John Dory is often considered one of the ugliest fish in the world, with absolutely no relatives that we know of. It is an extremely thin, flat bodied, greyish-green fish, with an oval shape. It has 10 spines that run the length of the top of its body and has a signature ‘thumbprint” marking on each side. When we display whole John Dory in our retail store, it always inspires a lot of questions. So, we are here to educate you on this fish! Don’t be fooled by its looks; John Dory sure is tasty!
John Dory is found in the North Atlantic as well as cooler parts of the South Pacific, most commonly landed in the UK, Australia, and New Zealand. By comparison, Dover Sole, Bass, Grouper, Snapper, Emperor, and Halibut are all similar fish.
One of the most distinguishing features of John Dory are the large black dots on either side of their body. They are thought to confuse predators. Predators mistake the dots for eyes and aim for the Dory’s midsection instead of its real eyes. This misdirection gives the John Dory time to escape. The false eyes also have given John Dory another name: St. Peter’s Fish, in reference to a legend that states the black spots represent St. Peters fingerprint (hence “thumbprint” markings).
The best choice for preparation of John Dory depends on whether you’re purchasing a whole fish, or just the fillets. If you purchase just the fillets, your prep time is practically nothing. If you purchase the whole fish, plan about 15 minutes to remove the fillets. Buying a whole fish in general may seem daunting, let alone something that looks as odd as John Dory! But the filleting process is rather simple (Click here to find a how-to video on filleting a John Dory fish). Outside of preparation, there really is no “better way” to purchase John Dory, as either the pre-cut fillets or whole fish will taste amazing. It all comes down to whether or not you want the satisfaction of filleting the fish or not!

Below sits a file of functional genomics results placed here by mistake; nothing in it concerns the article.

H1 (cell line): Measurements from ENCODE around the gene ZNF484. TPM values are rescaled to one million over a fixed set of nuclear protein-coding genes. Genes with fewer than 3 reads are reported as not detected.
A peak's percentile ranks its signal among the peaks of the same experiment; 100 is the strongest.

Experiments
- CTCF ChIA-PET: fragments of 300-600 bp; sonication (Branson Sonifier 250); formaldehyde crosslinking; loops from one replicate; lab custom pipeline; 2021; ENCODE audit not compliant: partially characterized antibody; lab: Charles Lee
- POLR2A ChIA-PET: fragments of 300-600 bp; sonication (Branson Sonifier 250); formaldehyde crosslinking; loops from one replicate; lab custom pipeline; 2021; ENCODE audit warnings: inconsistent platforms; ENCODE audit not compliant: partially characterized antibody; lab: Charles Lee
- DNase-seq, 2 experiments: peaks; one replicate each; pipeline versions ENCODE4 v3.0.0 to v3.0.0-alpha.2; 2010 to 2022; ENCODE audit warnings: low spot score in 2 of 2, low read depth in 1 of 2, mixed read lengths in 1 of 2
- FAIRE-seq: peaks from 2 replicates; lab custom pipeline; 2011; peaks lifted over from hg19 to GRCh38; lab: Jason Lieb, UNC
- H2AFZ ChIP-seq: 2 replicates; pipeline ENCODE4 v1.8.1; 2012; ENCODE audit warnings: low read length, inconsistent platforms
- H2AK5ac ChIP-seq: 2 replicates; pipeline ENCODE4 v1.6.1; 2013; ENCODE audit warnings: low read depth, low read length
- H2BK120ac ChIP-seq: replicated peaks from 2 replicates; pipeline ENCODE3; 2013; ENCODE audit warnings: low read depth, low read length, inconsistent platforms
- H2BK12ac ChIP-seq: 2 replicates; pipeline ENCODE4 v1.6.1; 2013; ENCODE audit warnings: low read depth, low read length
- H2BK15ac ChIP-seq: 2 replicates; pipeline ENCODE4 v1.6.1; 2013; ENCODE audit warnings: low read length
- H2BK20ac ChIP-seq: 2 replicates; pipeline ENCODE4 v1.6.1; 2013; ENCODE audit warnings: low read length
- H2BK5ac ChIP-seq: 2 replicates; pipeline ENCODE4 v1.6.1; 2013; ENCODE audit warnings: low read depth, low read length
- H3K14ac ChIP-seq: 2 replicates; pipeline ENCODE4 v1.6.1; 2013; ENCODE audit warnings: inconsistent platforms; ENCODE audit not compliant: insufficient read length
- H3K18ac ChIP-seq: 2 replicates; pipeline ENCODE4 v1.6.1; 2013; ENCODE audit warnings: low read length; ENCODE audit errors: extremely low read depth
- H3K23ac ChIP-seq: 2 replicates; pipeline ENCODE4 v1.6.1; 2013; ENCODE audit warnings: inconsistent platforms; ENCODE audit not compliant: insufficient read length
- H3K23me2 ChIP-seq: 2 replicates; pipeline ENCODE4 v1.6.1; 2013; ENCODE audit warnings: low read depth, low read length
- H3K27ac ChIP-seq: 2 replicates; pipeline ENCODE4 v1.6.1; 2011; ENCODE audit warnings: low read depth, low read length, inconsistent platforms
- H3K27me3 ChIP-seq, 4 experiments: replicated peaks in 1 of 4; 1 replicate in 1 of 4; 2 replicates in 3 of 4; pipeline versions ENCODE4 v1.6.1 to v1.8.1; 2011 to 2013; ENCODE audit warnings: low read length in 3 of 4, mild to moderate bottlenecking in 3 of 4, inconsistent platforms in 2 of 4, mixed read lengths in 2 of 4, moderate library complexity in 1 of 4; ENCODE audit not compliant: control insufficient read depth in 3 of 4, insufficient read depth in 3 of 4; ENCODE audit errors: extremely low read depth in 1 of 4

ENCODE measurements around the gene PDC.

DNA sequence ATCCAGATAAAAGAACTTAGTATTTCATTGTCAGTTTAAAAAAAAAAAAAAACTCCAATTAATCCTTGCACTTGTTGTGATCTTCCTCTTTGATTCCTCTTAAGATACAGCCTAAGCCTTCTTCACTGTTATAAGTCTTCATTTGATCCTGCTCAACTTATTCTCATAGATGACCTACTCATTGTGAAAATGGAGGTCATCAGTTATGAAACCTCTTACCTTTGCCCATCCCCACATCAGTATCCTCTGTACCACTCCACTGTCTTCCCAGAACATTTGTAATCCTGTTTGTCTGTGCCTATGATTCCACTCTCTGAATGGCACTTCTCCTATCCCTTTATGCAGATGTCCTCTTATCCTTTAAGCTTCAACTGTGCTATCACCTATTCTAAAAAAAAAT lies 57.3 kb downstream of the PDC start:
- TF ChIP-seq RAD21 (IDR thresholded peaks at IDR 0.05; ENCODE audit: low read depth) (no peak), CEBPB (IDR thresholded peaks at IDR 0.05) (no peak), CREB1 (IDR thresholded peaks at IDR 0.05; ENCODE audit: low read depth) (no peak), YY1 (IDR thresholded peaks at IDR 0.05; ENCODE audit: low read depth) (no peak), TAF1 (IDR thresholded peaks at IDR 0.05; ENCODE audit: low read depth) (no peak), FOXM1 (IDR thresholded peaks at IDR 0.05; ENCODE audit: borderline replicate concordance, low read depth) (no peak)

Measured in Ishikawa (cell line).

This fish is mild in taste and low in fat content. Its thin profile and large head make for a rather low fillet yield, coming in at around one-third of the fish’s body weight. This is why you don’t typically find them prepared whole. We suggest, sautéing, baking, frying, steaming, and poaching as the best ways to prepare John Dory. You may also include them in soups, stews, and bouillabaisse. Our one caution is: the fillets can be over-cooked easily, so beware!
John Dory really isn’t as intimidating as it may appear. Its taste alone is well worth the minimal time it takes to fillet the fish. Now that you understand what goes into preparing the fish to be cooked, stay tuned for tomorrow’s Facebook post on our suggested John Dory recipe! It’s one you won’t want to miss out on, that’s for sure!